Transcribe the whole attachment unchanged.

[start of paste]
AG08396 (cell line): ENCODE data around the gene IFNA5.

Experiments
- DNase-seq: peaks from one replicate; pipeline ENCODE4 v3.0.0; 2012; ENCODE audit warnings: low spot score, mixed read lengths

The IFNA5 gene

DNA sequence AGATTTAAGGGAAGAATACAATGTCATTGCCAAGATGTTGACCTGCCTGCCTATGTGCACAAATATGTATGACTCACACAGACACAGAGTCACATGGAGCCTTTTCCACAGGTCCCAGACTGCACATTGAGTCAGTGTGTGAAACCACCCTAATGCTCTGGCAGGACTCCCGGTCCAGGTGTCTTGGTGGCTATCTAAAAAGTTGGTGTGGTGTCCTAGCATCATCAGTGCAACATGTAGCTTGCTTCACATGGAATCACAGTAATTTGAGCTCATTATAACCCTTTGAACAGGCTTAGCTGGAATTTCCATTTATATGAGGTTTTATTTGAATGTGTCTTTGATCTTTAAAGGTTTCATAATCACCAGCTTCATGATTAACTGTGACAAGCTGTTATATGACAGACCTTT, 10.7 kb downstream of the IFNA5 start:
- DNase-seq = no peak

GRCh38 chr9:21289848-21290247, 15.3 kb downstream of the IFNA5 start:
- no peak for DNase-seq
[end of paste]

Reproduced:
AG08396 (cell line): ENCODE data around the gene IFNA5.

Experiments
- DNase-seq: peaks from one replicate; pipeline ENCODE4 v3.0.0; 2012; ENCODE audit warnings: low spot score, mixed read lengths

The IFNA5 gene

DNA sequence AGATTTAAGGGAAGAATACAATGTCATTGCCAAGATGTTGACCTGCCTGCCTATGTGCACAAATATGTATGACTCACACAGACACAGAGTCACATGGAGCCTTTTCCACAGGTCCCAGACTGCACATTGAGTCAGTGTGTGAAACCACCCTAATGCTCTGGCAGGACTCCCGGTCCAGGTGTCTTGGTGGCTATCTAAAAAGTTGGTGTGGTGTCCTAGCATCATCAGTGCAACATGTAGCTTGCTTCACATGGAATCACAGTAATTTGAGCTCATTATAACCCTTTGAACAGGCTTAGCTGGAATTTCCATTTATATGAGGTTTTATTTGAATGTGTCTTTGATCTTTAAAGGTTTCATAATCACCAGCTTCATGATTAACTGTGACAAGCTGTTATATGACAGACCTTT, 10.7 kb downstream of the IFNA5 start:
- DNase-seq = no peak

GRCh38 chr9:21289848-21290247, 15.3 kb downstream of the IFNA5 start:
- no peak for DNase-seq